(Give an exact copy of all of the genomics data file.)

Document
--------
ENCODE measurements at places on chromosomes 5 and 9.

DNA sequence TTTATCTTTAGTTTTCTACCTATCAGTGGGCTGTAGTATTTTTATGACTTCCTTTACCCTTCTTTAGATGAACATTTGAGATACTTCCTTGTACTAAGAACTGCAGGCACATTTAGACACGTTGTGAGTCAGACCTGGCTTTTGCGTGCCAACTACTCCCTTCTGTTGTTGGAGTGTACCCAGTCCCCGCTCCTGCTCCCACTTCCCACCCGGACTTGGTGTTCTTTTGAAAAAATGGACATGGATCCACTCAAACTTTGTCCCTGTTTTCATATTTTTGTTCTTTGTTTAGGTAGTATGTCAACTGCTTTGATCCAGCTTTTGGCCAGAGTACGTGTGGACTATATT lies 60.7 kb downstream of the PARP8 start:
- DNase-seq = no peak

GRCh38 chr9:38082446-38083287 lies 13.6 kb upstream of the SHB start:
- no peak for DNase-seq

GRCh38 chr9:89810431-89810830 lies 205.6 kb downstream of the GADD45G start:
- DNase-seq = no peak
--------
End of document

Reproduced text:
ENCODE measurements at places on chromosomes 5 and 9.

DNA sequence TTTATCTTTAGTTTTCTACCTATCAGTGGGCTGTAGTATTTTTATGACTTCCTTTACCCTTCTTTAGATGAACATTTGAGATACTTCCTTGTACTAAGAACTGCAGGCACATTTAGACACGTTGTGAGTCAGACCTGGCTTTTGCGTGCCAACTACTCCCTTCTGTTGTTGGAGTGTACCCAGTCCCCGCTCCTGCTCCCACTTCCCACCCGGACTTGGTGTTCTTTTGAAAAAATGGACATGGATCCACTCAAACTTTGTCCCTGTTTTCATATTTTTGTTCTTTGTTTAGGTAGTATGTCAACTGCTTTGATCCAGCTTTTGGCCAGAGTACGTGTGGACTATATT lies 60.7 kb downstream of the PARP8 start:
- DNase-seq = no peak

GRCh38 chr9:38082446-38083287 lies 13.6 kb upstream of the SHB start:
- no peak for DNase-seq

GRCh38 chr9:89810431-89810830 lies 205.6 kb downstream of the GADD45G start:
- DNase-seq = no peak